Submission Fighting and the Rules of Ancient Greek Wrestling
By Christopher MillerThe Ancient Greek sports are remarkable in human history and instructive tothose interested in promoting athletics due to their recorded longevity of more than amillennium, their high levels of participation amongst the people of the time, and thegreat degree of enthusiasm clearly demonstrated for these sports through period artwork and through remunerations for victorious athletes. The Ancient Greek sports alsoproduced the rare example of the professional sports-player. Interestingly enough thereare examples of female participation in the sports primarily in wrestling and the foot andhippic races, showing thereby the universal appeal of these games. Athenaeus writes,‘
e)n Xi/w| de\ th|~ nh/sw| kai\ badi/zein h(/disto/n e)stine)pi\ ta\ gumva/sia kai\ tou\v dro/mouv kai\ o(ra~nprospalai/ontav tou\v ne/ouv tai~v ko/raiv.
’ (Athenaeus. TheDeipnosophists. XIII. 566e.) ‘On the island Chios the most pleasant thing is to walk overto the gymnasiums and running-tracks and to watch the young men wrestling with thegirls.’ It is therefore of great use to us to discover the precise nature of these sports andthereby learn the world’s most enduring and popular models of athletics.
Greek Athletic Culture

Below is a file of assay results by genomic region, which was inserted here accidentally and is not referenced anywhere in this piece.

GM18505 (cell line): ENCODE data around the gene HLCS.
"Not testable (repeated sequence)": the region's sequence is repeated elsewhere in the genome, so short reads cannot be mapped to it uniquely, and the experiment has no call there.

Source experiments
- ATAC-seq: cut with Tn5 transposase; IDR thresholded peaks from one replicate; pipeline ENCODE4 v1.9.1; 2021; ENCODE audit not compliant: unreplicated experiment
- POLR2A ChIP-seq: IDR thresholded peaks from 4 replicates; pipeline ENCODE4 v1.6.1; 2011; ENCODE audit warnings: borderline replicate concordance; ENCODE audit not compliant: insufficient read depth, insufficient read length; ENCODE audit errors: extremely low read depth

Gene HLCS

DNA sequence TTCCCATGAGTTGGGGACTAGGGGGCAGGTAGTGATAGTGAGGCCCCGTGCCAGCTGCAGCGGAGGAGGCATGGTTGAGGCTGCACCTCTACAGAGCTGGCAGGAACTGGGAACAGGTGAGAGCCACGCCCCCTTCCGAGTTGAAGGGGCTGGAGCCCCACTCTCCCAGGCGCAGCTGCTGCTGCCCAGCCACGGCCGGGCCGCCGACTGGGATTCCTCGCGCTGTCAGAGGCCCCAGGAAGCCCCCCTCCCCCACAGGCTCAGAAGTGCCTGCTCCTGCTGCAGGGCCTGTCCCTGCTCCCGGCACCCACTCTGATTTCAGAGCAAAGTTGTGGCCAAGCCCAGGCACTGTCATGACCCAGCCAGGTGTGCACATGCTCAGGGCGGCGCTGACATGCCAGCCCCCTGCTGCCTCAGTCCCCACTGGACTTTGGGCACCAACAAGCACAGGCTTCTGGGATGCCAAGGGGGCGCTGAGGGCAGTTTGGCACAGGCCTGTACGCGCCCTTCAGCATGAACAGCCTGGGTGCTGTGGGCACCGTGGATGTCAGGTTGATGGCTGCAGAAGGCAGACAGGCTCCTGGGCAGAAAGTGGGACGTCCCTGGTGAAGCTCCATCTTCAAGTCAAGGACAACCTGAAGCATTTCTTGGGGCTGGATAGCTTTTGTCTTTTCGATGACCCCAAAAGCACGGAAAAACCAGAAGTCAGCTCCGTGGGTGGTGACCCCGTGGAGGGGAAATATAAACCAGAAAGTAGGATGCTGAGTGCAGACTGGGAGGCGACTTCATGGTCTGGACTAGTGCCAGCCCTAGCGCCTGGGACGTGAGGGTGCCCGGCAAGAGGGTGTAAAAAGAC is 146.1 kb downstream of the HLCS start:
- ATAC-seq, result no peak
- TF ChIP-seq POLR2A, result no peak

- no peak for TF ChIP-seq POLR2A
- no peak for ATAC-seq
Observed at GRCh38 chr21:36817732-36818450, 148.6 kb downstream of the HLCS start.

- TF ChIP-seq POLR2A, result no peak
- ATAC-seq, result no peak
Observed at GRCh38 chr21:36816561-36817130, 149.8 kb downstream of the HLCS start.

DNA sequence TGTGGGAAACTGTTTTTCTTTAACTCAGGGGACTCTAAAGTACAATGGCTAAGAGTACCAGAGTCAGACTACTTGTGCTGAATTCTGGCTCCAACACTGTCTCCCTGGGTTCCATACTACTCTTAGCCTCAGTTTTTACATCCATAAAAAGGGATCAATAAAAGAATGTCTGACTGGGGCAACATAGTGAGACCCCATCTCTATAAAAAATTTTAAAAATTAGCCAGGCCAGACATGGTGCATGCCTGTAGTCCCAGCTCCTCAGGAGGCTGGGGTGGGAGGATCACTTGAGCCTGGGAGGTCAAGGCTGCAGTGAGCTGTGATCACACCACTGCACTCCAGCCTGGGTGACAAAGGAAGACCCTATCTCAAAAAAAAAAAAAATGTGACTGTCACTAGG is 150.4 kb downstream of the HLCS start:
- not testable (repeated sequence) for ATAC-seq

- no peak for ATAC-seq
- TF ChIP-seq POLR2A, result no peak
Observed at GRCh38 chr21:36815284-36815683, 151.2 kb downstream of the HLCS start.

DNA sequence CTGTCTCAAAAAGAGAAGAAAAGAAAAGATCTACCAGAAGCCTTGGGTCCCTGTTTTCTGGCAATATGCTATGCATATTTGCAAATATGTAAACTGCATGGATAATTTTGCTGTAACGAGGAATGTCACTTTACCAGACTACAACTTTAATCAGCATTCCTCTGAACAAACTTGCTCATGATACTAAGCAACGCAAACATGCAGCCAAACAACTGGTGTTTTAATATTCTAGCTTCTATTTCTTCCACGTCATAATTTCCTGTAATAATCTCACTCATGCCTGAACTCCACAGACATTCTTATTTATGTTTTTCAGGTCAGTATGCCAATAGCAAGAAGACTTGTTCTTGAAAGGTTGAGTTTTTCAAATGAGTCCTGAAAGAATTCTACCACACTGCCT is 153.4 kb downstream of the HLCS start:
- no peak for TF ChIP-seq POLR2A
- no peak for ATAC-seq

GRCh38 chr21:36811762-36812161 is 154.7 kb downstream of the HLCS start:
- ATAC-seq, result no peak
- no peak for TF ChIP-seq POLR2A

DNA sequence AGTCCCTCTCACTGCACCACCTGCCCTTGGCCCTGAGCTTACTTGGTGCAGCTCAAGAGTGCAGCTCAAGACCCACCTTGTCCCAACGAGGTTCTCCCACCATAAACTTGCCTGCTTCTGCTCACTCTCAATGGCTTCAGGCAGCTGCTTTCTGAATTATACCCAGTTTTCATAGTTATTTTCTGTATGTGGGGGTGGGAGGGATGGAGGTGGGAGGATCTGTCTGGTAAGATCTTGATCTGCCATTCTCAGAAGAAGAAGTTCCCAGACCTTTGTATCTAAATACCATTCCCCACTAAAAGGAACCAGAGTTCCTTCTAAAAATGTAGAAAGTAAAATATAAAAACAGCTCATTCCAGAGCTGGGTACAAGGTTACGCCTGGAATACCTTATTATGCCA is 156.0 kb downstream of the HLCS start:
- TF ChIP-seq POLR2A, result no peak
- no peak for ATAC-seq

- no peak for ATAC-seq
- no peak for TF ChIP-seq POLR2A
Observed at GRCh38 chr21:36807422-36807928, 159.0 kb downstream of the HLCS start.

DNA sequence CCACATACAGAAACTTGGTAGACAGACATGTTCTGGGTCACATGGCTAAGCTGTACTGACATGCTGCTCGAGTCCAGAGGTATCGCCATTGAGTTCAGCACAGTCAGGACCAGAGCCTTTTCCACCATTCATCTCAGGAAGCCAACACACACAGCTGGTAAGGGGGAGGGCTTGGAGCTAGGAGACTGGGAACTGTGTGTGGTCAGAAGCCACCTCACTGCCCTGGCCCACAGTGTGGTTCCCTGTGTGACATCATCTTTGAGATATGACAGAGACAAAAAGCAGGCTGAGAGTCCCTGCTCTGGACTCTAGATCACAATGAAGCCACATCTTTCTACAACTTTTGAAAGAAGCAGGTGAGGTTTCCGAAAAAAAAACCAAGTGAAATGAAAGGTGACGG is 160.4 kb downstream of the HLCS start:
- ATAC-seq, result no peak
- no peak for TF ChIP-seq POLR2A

The most highly respected Ancient Greek sports were individual, not team, events.This is not to say that there were not team games played, usually involving balls of various kinds, but these team games were not given the honour of the individual events.This prejudice in favour of individual achievement likely lies in a deeply ingrainedelement of Greek culture involving the highly self-conscious sense of personal identityreflected and immortalized in the poems of Homer. Thus the acquisition of personalhonour and the risks one takes when setting one’s honour on the line in competitions withothers produced a great deal of excitement in the minds of the Ancient Hellenes. Successin sports not only, by the very nature of the skills involved, reflected military prowessthereby granting the victor prestige in a society in need and in fear of fearsome warriorsbut also epitomized the struggle to assert one’s self over another and thereby todemonstrate the superiority of one’s own sense of identity over another’s.It is difficult for us to know from a participatory standpoint which sports were themost popular. Certainly from a spectatorial point of view the most popular sports werethe percussive combat events of boxing and the pankration and the noisy, fast pacedcompetitions of the hippodrome. Given the outlines of Vitruvius for a Greek palaestra,one might suspect that running and the combat sports were the most popular forparticipants. That the throwing and jumping events were thought less of can be seen intheir being lumped together into one competition: the Pentathlon. But the fact that theywere a recognized part of the Olympic programme also goes to show their relativeimportance in a world replete with all varieties of possible contests. The precise methodof the jumping contest in the Pentathlon aside, we are relatively well informed of whatwent on during training and while competing in the Greek sports. We can piece togetherhow contestants ran their races, how charioteers won their crowns, how boxers dealt theirblows and how pankratiasts pummeled their opponents. The rules of these events were2